To view the Background Essay and Teaching Tips for this media gallery, go to Support Materials below. This resource was developed through WGBH’s Bringing the Universe to America’s Classrooms project, in collaboration with NASA. Click here for the full collection of resources.

    Grades: 3-5
  • North American Rivers and Their Widths

    Observe the varying sizes of rivers in North America, their distribution, and how they are connected in this map of river widths based on data from NASA satellites. River widths are useful to scientists who study water’s properties, movement, and distribution. Students can use the map to analyze the distribution and relationship among rivers in North America.

    To view the Background Essay, Student Handout, and Teaching Tips for this map, go to Support Materials below. This resource was developed through WGBH’s Bringing the Universe to America’s Classrooms project, in collaboration with NASA. Click here for the full collection of resources.

    Grades: 3-5
  • Atchafalaya Bay Deltas

    See how deltas have formed at the mouths of the Atchafalaya River and Wax Lake Outlet with video created using NASA satellite images collected over 31 years. Land growth at these places is extraordinary because other areas along Louisiana’s coastline are retreating. Levees installed to control flooding have altered the natural process of delta formation at the mouth of the Mississippi River, while some natural and human-influenced factors are contributing to exceptional formation of deltas in Atchafalaya Bay to the west of the Mississippi.

    To view the Activity, Background Essay, and Teaching Tips for this media gallery, go to Support Materials below. This resource was developed through WGBH’s Bringing the Universe to America’s Classrooms project, in collaboration with NASA. Click here for the full collection of resources.

    Grades: 3-5
  • Global Earthquake Activity and Seafloor Features

    Observe the location of global earthquake activity from 1980–1995 in this NASA animation as well as the location of seafloor features, such as ridges and troughs, in this NASA world map. Comparing the locations of earthquakes and seafloor features reveals patterns that appear to coincide. These patterns provide information for further study in middle school on how the ridges and trenches formed and why earthquakes occur.

    To view the Background Essay, Student Handouts, and Teaching Tips for this media gallery, go to Support Materials below. This resource was developed through WGBH’s Bringing the Universe to America’s Classrooms project, in collaboration with NASA. Click here for the full collection of resources.

    Grades: 3-5
  • Band of Volcanoes in the Pacific

    Notice the location of volcanoes on this map and observe the physical features of volcanoes in this gallery of images from NASA and the National Oceanic and Atmospheric Administration (NOAA). Volcanic eruptions on land and underwater shape and continue to reshape the surface of our planet. Observing the locations of volcanoes on Earth reveals a pattern.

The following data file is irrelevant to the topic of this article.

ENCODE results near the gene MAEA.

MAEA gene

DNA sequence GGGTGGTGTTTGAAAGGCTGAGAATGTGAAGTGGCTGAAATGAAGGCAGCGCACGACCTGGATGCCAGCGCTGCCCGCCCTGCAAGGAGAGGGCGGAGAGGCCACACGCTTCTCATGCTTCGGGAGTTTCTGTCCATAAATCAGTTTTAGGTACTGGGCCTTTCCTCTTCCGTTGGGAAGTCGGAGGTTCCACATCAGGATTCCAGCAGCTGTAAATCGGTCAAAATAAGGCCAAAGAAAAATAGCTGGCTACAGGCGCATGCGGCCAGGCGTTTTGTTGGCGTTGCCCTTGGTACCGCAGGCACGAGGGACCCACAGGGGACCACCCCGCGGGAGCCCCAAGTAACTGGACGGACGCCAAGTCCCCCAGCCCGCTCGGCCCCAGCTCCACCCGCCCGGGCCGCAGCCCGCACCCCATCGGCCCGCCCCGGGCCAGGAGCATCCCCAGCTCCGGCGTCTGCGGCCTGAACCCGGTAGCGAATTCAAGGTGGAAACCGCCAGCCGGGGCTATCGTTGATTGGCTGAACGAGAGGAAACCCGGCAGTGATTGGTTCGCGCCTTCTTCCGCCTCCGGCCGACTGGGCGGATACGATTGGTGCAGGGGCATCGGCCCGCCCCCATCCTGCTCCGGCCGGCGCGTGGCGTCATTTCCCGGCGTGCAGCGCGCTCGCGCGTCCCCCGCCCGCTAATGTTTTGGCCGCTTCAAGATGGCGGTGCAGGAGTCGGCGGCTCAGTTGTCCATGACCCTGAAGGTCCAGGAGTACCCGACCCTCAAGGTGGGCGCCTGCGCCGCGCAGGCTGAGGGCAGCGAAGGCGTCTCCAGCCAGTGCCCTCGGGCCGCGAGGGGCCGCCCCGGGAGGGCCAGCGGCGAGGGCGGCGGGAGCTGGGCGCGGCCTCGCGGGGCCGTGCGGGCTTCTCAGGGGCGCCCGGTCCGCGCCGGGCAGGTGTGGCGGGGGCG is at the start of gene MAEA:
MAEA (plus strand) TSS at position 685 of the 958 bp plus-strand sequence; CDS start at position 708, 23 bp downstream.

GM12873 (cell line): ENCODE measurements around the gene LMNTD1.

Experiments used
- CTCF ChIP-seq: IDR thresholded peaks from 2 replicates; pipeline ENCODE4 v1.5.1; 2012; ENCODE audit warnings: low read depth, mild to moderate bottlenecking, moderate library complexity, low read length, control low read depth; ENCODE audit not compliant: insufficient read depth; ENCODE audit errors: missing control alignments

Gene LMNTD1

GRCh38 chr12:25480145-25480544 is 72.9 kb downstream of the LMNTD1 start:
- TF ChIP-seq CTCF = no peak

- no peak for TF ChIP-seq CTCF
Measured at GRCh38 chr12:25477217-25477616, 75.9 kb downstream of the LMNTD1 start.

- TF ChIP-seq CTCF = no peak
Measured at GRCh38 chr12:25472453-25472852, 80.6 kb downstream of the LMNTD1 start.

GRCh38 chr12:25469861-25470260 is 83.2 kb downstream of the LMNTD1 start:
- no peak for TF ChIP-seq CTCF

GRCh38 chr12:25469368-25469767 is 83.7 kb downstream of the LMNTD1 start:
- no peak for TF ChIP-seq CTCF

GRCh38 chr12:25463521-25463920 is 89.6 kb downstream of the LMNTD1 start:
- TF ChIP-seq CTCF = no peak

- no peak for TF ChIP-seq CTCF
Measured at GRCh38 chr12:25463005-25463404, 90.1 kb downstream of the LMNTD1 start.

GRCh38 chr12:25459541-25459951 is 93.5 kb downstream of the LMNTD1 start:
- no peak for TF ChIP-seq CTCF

To view the Background Essay, Student Handout, and Teaching Tips for this media gallery, go to Support Materials below. This resource was developed through WGBH’s Bringing the Universe to America’s Classrooms project, in collaboration with NASA. Click here for the full collection of resources.

    Grades: 3-5
  • Linking Vegetation Growth to Rainfall

    Observe global vegetation growth and global rainfall totals over the course of one year through maps and videos based on NASA satellite data for the year 2015. This data set offers a specific example of how Earth’s biosphere and hydrosphere interact. Visualizing and comparing information on the amount of precipitation and vegetation enable students to observe patterns and reveal cause and effect relationships.

    To view the Background Essay, Student Handout, and Teaching Tips for this media gallery, go to Support Materials below. This resource was developed through WGBH’s Bringing the Universe to America’s Classrooms project, in collaboration with NASA. Click here for the full collection of resources.

    Grades: 3-5
  • Hurricane Matthew Causes Weathering and Erosion

    Observe the visible effects of rapid weathering and erosion caused by Hurricane Matthew in this series of before and after images. Students can observe evidence of the effects of rapid weathering and erosion on land caused by powerful waves, wind, and heavy rainfall due to a strong hurricane. In early October 2016, Hurricane Matthew moved through parts of the Caribbean and up along the southeastern coast of the United States. Clear examples of erosion are visible in its wake in these before and after aerial photographs of Florida’s coastline, courtesy of the U.S. Geological Survey (USGS), and in NASA satellite images of a river in Haiti.

    To view the Background Essay, Student Handouts, and Teaching Tips for this media gallery, go to Support Materials below. This resource was developed through WGBH’s Bringing the Universe to America’s Classrooms project, in collaboration with NASA. Click here for the full collection of resources.

    Grades: 3-5